In the midst of a conversation about how we can pursue our callings, own our voices, and gather our communities as we step into peacemaking, a Women of Welcome webinar guest bravely spoke about what it is like to be on the other side of conversations about immigration. As an immigrant to the U.K. and the U.S., Jo Saxton knows what it is like to be tolerated instead of celebrated.
Briana Stensrud, Women of Welcome Director, sat down last week for a conversation with author, speaker, podcaster, and entrepreneurial coach, Jo Saxton. Jo is co-host of the podcast Lead Stories and the founder of the Ezer Collective, an initiative that equips women in leadership. Jo is the author of four books, including Ready To Rise: Own Your Voice, Gather Your Community, Step Into Your Influence. Born to Nigerian parents and raised in London, Jo brings a multicultural and international perspective to her leadership training for women.
When the conversation turned to how we can be good listeners as we engage in difficult discussions, Jo shared her own story about growing up an immigrant.
Jo: There are times when a friend or someone who I’ve done life with will ask me a question and I’ll be like, “Do you really want to know?” I say, “We can talk about it but do you really want me to share? If you want to talk about race right now, if you want me to talk as an immigrant in this situation—what it feels like…Because if you want to know, I’ll tell you. But you’ve got to want to know.
Bri: I want to know…How does it feel to be talked about as less human, with less importance, and as nothing but a burden? How does that feel as an immigrant?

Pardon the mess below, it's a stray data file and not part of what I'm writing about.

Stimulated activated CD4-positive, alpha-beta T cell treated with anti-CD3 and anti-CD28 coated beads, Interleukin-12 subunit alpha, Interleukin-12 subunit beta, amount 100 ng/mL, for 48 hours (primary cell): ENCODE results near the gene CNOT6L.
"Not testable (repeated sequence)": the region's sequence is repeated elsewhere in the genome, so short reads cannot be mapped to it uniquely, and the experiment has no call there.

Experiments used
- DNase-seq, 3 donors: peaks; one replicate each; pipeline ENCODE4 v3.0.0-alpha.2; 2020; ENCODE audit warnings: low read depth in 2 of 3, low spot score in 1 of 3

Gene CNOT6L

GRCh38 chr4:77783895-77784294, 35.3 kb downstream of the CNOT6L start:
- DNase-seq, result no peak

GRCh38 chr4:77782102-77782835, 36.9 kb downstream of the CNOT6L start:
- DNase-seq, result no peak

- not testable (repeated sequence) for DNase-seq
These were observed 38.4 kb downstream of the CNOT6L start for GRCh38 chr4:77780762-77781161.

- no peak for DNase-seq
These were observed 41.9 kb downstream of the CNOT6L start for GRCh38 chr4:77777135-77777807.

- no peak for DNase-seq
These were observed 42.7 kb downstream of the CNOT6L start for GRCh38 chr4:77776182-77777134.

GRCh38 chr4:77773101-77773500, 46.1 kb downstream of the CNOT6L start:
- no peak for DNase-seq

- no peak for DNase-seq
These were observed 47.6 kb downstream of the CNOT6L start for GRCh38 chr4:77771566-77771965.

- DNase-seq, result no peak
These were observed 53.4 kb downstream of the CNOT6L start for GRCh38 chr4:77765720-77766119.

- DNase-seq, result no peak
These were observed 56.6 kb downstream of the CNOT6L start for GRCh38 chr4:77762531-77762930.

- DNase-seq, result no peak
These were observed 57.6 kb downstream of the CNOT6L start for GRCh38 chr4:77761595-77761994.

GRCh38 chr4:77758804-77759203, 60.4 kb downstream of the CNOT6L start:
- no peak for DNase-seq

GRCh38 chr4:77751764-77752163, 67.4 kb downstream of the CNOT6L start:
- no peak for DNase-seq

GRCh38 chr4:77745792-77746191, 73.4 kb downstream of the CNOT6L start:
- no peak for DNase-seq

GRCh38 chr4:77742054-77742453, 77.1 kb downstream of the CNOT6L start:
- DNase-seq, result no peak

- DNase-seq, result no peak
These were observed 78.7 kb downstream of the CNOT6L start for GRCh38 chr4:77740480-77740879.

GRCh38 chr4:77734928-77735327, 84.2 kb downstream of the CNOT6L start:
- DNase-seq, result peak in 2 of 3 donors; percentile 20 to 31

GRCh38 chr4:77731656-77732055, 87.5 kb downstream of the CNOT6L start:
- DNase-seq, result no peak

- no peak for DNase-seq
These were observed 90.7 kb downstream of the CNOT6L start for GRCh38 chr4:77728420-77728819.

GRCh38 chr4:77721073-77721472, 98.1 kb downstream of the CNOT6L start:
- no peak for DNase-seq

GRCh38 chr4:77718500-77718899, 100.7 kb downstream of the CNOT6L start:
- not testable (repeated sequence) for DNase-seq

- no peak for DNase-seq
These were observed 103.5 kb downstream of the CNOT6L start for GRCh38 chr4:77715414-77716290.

Jo: It was interesting growing up with it because it cast a shaming shadow. I used to watch people talk to my mum slowly and loudly. Like, when they would take me to the doctors, they would talk to my mum slowly and loudly. My mom is a nurse and she was the head of her ward, saving people’s lives every day. And yet there was this expectation that she didn’t understand, that she was somehow clueless.
I watched the scars, being scarred by people who didn’t dignify you with attention…I think for me as a child growing up in that, it gave me the desire to want to prove. I didn’t need to be liked, but I needed to be respected….
I remember my Aunt sitting me down and telling me, “it’s going to be really hard to make it in this country. You’re gonna have to work at least twice as hard because you have two things marked against you. You’re black and you’re a woman. Therefore, you won’t get away with what your friends get away with. You won’t be able to do what your friends do because when you walk into a room there are things that are already decided about you.
When they see your last name, when we talk about our culture, when we talk about our food, when we talk about our life —there are things that people will already decide about you. So, you will have to be at least twice as good so that even if they don’t like you or take you seriously because you’re a woman…they will still have to employ you because you’re way above average. It’s a kind of perfectionism based on survival and it doesn’t do well for us long-term.
(This segment is found forty-two minutes into the webinar, edited here for clarity).
Watch the entire conversation, with insights into God’s call to us as peacemakers and how to step into our legacy of peacemaking in these kinds of difficult conversations and spaces here.